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Monopolies: Advantages and Disadvantages of Monopolies

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Stigler (2010) defines a monopoly as a market structure in which there is only one seller or producer for a particular product or products. In other terms, there is a single business in whole the industry. There are restrictions in entry to such markets mainly due to high costs incurred in setting them up. However there are still other hindrances that may take the shape of political, economical or social nature.  For instance, in many countries governments have created monopolies over the industries they want to control, for example power (electricity) and oil industry. Additionally, barriers against entry into such industries is that in most cases only one firm has the absolute rights to access, exploit or utilize  given natural resources.  Good examples of monopolies are in France and Saudi Arabia where the governments have sole control over nuclear power and oil industries respectively. Lastly a monopoly can also emerge where a particular company has a patent or copyright preventing other firms to enter the market. An example of a company that had patent is Pfizer, on Viagra.

In a market structure of monopolistic nature, there are many advantages and disadvantages that arise. This could affect both the company and the consumers of the products produced by those particular companies. To begin with, here is a focus on the advantages that monopolies bring along:

Due to monopolies often operating on large scale they can enjoy economies of scale. For economies of scale to occur, there must be an increase in output and decrease in unit costs. This is the case in most monopolies. The reductions in costs will result to reductions in operation costs hence increasing profits for the monopolistic firms (Stigler, 2010).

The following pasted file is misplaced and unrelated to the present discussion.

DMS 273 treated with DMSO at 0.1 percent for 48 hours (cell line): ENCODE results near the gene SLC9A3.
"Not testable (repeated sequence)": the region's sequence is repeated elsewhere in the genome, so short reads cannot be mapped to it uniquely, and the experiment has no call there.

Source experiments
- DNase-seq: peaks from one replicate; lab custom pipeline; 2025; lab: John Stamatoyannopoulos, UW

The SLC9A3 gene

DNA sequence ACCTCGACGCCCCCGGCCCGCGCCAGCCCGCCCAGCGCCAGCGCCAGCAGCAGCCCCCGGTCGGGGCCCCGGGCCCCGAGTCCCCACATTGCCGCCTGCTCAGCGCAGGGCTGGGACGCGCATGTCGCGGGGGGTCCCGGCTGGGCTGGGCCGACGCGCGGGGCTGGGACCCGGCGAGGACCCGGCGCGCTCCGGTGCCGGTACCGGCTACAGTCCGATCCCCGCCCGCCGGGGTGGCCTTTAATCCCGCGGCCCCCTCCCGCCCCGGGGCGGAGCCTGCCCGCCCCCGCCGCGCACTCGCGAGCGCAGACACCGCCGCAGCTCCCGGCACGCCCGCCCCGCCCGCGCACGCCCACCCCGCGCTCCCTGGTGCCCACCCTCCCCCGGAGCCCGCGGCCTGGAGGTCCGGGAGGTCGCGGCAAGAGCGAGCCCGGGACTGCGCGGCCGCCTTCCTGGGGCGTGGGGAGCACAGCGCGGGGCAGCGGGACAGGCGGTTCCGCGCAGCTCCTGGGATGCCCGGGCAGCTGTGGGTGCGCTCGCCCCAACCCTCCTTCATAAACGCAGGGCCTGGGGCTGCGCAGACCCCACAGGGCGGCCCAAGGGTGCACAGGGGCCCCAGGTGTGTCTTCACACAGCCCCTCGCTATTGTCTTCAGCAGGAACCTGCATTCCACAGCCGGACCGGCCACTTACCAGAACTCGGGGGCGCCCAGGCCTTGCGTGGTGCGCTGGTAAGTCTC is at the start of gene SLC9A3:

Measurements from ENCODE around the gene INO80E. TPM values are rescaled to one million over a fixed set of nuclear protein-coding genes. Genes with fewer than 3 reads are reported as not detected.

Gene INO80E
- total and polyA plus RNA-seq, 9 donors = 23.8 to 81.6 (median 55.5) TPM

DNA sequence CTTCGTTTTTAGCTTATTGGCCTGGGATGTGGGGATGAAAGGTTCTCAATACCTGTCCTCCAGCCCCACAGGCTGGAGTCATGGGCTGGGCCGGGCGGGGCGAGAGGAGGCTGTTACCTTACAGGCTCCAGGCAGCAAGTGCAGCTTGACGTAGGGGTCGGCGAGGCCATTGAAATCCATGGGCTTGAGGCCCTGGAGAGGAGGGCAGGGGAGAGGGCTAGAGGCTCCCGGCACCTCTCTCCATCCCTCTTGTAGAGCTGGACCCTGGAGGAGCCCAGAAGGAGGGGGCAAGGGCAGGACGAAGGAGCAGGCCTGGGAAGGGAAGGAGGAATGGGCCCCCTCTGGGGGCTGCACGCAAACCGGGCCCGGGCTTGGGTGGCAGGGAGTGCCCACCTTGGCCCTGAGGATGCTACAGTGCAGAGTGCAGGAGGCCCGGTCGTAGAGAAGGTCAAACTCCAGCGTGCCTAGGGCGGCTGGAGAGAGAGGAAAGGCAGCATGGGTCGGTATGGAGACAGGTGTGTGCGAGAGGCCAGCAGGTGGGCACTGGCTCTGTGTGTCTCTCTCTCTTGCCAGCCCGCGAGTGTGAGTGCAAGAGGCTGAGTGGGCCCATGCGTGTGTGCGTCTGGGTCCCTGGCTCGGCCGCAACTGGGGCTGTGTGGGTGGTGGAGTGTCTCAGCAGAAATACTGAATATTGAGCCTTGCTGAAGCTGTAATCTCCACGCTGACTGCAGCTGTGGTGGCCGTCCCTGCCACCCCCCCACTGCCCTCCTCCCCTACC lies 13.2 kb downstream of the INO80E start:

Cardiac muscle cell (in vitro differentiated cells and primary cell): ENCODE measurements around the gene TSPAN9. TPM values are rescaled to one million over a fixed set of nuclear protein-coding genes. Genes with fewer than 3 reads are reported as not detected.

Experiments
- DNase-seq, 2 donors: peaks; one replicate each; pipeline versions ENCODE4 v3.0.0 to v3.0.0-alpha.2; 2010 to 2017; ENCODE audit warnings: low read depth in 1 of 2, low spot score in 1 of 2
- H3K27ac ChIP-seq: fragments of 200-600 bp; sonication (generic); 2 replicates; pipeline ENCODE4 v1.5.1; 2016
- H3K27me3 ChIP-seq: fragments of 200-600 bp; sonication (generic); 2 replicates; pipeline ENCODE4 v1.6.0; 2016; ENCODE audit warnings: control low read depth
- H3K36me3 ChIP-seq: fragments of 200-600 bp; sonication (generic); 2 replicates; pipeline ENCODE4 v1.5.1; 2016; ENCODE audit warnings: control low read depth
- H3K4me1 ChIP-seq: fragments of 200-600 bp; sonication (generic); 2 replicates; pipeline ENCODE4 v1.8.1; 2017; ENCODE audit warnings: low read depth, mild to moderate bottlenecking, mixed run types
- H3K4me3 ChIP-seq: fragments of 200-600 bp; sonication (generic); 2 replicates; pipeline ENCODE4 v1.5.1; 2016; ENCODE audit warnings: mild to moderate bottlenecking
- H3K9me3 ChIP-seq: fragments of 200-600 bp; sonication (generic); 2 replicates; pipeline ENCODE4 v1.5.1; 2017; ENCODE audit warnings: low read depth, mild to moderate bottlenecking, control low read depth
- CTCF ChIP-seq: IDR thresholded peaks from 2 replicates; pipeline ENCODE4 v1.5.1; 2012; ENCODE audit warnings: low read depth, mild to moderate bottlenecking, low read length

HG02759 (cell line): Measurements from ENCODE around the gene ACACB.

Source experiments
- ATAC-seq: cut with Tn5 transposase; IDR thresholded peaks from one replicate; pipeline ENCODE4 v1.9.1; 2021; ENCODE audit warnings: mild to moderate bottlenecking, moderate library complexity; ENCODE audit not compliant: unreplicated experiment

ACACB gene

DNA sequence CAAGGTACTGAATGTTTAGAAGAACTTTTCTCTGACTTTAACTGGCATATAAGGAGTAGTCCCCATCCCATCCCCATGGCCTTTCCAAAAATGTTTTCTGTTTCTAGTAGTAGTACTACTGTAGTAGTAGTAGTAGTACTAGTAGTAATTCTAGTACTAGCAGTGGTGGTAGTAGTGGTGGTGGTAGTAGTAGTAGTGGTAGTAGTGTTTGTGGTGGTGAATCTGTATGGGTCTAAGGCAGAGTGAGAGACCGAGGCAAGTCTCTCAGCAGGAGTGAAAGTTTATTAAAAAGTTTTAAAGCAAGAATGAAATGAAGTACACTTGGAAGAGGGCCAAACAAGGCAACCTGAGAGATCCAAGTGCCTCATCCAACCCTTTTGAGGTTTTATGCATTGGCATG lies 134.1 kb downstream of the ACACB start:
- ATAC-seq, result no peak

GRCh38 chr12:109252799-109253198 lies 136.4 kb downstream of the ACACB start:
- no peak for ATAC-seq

Schumpeter (1994) explains that in monopoly, the fluctuation in prices can be controlled. Due to government control, the annual prices increases can easily be regulated. This is a strategy that is aimed at protecting consumers against exploitation from producer who may want to take advantage of being the only ones in the market. There will be enhanced price stability that additionally helps to prevent harmful practices such a hoarding that may result due anticipation of price increases. A firm operating as a domestic monopoly, if open to international competition, will be exposed to limited market power hence lowering the prices of their products.

They encourage research and development. Monopolies often make large profits. Part of this can be used to further research in the same line of production hence improving the company’s operations and better service provision to consumers (Shott, 1950). They have better resources that can be used to bring new techniques and products to reinforce their positions. The expenditure in innovation and invention could result to efficiency benefits in the market.

On the other hand, the first disadvantage of monopoly is that it can lead to reduced consumer surplus and increased producer surplus. This is a consequence of monopolies producing at a lower output with higher prices as compared to producers in competitive market. They end up earning supernormal profits at the expense of allocative effectiveness.

There is increased inefficiency. Due to lack of competition from other firms, it is argued that the monopolies tend to relax and as a result become less efficient in both their production and service provision to consumers (Schumpeter, 1994). Moreover, consumers lack choice in the market and the monopolies often fail to respond to their demands. This factor of lack of consumer choices is aggravated by the fact that monopolies drive other firms away.

Lastly monopolies have been largely viewed as a one form of market failure. They fail to effectively allocate resources as would have been the case in perfect competition. Inefficiency is witnessed where there is a reduction in consumer surplus.

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